Maternal obesity is associated with increased risk of prolonged and dysfunctional labor and emergency caesarean section. To elucidate the mechanisms behind the associated uterine dystocia, a translational animal model is required. Our previous work identified that exposure to a high-fat, high-cholesterol (HFHC) diet to induce obesity down-regulates uterine contractile associated protein expression and causes asynchronous contractions ex vivo. This study aims to investigate the impact of maternal obesity on uterine contractile function in vivo using intrauterine telemetry surgery. Virgin female Wistar rats were fed either a control (CON, n = 6) or HFHC (n = 6) diet for 6 weeks prior to conception, and throughout pregnancy. On Day 9 of gestation, a pressure-sensitive catheter was surgically implanted aseptically within the gravid uterus. Following 5 days recovery, intrauterine pressure (IUP) was recorded continuously until delivery of the 5th pup (Day 22). HFHC induced obesity led to a significant 1.5-fold increase in IUP (p = 0.026) and fivefold increase in frequency of contractions (p = 0.013) relative to CON. Determination of the time of labor onset identified that HFHC rats IUP (p = 0.046) increased significantly 8 h prior to 5th pup delivery, which contrasts to CON with no significant increase. Myometrial contractile frequency in HFHC rats significantly increased 12 h prior to delivery of the 5th pup (p = 0.023) compared to only 3 h in CON, providing evidence that labor in HFHC rats was prolonged by 9 h. In conclusion, we have established a translational rat model that will allow us to unravel the mechanism behind uterine dystocia associated with maternal obesity.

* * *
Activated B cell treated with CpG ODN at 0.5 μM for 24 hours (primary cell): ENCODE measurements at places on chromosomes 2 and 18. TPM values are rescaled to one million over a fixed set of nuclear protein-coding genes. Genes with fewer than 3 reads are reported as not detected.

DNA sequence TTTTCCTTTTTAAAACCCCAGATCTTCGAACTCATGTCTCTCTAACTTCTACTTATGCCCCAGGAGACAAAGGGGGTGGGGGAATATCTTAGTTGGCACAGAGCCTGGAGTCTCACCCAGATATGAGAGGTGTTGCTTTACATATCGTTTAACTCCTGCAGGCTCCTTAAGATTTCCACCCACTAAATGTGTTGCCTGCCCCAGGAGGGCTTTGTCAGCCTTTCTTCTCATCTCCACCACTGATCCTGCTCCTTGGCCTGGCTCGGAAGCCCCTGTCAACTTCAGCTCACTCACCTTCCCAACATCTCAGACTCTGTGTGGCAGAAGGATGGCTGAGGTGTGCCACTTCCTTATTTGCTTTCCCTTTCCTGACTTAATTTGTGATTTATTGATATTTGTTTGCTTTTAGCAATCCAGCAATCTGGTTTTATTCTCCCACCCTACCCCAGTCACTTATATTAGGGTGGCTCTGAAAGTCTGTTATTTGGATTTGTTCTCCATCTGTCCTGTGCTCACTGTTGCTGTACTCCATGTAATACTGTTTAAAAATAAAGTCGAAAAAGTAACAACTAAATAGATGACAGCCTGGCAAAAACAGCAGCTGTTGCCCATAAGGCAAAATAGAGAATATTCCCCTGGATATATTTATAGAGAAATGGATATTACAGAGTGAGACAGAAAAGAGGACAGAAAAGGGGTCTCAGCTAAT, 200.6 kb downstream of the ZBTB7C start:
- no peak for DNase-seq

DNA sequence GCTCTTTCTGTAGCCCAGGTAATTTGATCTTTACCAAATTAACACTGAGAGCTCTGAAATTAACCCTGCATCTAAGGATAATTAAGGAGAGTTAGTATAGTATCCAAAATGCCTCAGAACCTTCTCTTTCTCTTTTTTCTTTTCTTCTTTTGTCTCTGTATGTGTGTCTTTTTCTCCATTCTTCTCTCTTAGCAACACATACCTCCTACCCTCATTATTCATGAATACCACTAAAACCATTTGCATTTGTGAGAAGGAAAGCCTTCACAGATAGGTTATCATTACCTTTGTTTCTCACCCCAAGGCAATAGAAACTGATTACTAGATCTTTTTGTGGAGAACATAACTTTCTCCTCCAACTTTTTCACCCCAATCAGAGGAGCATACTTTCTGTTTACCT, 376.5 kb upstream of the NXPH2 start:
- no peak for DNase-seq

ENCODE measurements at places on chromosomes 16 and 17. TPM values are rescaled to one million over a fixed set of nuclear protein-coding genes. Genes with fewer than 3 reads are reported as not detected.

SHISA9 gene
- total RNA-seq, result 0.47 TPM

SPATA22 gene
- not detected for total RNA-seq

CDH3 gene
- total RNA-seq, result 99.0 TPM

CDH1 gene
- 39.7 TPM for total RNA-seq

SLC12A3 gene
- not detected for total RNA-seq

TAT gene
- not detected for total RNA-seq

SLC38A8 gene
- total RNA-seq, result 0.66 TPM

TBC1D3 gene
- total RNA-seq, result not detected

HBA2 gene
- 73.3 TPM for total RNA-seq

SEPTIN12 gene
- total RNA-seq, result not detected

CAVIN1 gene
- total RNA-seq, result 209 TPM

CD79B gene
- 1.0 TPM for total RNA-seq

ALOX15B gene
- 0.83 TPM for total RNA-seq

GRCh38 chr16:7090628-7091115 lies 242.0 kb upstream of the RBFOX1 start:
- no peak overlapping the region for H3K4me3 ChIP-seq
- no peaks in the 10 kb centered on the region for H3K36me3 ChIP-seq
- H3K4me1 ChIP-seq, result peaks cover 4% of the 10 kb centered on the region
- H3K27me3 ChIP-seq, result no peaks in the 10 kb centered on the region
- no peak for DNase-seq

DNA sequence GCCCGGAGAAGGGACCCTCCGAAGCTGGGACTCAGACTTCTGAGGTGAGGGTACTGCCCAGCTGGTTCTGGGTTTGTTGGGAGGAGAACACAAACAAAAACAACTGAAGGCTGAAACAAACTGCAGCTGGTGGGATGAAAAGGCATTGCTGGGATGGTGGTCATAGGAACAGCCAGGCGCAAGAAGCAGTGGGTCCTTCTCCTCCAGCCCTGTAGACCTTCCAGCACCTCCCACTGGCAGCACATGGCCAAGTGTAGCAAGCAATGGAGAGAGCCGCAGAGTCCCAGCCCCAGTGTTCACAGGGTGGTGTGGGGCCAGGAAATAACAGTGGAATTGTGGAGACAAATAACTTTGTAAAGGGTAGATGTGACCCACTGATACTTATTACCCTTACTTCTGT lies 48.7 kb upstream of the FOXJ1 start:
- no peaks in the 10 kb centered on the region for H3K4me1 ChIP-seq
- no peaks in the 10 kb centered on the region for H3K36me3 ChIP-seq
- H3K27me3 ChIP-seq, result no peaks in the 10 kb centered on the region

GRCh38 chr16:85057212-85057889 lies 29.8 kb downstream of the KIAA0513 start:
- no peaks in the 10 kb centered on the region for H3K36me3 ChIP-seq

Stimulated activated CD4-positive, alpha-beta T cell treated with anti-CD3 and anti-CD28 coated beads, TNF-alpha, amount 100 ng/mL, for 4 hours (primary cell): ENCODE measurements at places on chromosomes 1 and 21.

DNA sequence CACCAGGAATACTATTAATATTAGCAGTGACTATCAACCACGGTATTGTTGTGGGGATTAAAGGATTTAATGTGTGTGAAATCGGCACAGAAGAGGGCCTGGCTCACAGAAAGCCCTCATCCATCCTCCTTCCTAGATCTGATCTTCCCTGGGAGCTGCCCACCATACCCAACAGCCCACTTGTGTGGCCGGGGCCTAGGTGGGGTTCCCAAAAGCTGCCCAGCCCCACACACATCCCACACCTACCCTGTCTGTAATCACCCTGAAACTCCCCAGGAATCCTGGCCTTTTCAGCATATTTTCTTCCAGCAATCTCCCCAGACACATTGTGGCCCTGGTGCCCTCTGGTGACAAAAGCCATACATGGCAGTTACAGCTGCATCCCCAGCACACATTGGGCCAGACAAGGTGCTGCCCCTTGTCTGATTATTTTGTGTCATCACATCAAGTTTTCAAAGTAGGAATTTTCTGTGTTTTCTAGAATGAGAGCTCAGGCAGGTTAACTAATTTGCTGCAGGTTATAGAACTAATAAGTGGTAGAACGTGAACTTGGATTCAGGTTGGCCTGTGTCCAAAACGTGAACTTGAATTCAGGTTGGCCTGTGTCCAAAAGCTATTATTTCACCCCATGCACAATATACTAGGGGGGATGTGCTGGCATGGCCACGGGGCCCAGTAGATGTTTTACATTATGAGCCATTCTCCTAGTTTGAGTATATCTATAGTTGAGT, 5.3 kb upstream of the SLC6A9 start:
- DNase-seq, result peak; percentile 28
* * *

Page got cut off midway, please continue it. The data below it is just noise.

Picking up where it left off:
- dysfunctional labor
- in vivo myometrial contractile activity
- maternal obesity
- myometrial contractile function
- telemetry surgery
ASJC Scopus subject areas
- Physiology (medical)